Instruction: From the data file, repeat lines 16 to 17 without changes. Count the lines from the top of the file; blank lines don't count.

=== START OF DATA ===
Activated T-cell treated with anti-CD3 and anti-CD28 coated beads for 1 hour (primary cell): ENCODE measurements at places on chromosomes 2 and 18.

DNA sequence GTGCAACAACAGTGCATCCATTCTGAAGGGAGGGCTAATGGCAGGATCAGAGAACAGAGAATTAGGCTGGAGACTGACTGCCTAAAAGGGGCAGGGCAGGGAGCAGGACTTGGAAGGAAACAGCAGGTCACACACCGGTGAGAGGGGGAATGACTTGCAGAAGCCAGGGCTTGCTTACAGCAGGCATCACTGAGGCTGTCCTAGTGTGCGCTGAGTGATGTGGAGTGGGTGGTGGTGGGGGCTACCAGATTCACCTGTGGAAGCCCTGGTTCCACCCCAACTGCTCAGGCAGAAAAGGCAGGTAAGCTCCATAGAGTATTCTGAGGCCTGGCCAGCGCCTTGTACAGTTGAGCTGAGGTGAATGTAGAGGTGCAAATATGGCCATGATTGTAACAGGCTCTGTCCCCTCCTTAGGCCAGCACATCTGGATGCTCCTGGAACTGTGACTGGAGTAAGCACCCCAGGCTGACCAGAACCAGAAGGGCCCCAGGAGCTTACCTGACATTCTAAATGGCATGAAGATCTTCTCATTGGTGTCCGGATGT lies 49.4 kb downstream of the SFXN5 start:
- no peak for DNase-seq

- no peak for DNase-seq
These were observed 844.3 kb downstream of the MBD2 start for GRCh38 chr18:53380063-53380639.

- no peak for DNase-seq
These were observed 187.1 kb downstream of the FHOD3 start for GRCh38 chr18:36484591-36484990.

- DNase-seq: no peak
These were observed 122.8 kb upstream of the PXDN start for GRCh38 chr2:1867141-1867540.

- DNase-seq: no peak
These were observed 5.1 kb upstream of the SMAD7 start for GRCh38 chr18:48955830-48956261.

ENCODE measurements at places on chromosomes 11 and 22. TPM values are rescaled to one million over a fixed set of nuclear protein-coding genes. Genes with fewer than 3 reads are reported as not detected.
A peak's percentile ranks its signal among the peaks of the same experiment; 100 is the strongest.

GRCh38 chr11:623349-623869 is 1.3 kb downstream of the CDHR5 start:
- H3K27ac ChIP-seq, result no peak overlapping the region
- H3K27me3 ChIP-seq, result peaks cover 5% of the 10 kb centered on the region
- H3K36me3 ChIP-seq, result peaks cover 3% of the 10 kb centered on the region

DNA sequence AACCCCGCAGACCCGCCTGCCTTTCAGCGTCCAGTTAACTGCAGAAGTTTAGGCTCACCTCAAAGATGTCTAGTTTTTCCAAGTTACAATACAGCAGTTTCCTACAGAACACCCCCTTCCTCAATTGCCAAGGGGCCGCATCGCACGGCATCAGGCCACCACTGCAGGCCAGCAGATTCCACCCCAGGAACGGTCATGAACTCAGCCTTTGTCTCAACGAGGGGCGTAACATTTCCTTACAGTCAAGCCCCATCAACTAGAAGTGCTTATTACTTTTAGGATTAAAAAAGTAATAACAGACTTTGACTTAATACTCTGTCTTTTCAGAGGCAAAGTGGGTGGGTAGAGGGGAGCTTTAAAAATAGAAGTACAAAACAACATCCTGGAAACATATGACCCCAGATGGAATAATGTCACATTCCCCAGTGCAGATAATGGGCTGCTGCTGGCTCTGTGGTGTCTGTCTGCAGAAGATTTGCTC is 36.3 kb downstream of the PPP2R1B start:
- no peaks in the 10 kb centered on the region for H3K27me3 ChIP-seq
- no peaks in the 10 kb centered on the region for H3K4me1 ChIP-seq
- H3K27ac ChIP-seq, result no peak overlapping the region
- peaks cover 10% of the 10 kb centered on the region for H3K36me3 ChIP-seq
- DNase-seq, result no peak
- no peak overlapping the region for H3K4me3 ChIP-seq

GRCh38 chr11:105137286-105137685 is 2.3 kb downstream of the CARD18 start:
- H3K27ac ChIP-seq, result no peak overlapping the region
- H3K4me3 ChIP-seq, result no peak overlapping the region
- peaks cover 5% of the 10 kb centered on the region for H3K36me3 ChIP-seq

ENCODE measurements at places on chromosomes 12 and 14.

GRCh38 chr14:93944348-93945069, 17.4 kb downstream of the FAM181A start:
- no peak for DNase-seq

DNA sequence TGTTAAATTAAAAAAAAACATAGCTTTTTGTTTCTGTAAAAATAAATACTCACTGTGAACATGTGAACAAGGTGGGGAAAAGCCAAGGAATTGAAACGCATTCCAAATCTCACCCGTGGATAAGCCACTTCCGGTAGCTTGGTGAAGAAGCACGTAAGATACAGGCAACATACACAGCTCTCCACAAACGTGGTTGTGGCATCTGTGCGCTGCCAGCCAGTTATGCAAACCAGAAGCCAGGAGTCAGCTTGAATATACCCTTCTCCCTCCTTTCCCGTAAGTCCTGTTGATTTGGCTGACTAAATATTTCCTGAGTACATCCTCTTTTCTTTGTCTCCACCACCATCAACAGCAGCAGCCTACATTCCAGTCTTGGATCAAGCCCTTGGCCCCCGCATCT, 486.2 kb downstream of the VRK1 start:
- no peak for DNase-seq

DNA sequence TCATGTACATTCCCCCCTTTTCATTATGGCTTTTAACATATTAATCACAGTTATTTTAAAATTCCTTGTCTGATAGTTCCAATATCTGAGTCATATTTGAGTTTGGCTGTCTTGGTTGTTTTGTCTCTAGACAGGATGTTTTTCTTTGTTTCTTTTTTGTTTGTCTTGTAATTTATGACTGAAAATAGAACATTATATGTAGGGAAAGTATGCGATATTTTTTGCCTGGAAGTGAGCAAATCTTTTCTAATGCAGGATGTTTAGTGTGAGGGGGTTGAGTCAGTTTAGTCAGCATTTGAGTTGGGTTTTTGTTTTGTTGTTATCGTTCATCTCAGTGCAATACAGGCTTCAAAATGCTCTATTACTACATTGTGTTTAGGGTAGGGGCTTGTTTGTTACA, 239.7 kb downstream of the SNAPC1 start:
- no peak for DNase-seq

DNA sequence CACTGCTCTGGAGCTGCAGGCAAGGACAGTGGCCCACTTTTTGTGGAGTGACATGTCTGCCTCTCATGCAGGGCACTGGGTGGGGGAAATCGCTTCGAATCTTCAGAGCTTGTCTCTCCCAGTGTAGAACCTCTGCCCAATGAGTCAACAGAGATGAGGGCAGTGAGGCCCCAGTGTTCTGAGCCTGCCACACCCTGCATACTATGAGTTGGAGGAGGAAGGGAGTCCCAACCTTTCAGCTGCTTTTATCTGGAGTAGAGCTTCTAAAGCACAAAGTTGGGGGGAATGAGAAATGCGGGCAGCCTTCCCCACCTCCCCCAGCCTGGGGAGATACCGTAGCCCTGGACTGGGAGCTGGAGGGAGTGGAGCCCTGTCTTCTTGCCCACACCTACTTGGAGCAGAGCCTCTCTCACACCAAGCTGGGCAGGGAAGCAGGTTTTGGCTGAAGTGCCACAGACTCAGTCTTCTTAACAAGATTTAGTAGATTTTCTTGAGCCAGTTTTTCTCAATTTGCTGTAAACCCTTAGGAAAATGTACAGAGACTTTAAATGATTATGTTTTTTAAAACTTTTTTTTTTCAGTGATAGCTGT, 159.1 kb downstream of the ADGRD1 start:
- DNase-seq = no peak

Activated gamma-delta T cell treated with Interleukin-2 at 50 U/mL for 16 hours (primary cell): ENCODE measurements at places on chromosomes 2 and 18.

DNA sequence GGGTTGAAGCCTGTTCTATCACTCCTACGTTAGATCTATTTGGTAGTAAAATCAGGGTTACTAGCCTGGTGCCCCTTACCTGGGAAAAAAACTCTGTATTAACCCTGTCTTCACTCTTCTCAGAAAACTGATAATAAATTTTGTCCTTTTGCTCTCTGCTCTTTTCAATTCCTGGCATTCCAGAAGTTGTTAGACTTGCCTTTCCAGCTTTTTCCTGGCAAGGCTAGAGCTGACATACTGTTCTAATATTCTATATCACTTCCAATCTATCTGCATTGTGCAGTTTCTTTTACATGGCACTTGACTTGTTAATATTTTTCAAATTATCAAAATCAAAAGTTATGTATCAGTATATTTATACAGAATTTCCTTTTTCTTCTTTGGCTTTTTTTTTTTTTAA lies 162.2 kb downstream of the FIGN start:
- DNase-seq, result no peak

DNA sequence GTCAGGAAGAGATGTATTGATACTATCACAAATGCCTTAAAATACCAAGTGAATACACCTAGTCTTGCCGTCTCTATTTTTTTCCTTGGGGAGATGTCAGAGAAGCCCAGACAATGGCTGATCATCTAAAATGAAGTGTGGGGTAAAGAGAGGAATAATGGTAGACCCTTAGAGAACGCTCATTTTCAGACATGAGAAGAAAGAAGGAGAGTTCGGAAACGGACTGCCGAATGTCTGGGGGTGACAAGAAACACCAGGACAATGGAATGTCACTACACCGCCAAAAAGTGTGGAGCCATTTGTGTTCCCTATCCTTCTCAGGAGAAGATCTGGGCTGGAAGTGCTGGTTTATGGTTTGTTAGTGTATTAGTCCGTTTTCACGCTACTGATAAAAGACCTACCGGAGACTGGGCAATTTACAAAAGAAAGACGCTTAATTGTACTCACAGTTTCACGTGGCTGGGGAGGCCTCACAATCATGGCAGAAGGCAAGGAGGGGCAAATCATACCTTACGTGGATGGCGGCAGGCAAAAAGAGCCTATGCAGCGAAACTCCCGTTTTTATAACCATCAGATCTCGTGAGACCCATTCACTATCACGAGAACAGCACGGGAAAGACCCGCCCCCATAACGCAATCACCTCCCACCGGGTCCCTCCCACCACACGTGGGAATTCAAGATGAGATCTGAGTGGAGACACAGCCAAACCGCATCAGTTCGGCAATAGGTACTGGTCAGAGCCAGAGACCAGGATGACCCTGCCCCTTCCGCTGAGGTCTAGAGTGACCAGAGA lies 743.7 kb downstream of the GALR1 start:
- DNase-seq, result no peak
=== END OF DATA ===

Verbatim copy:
- H3K27me3 ChIP-seq, result peaks cover 5% of the 10 kb centered on the region
- H3K36me3 ChIP-seq, result peaks cover 3% of the 10 kb centered on the region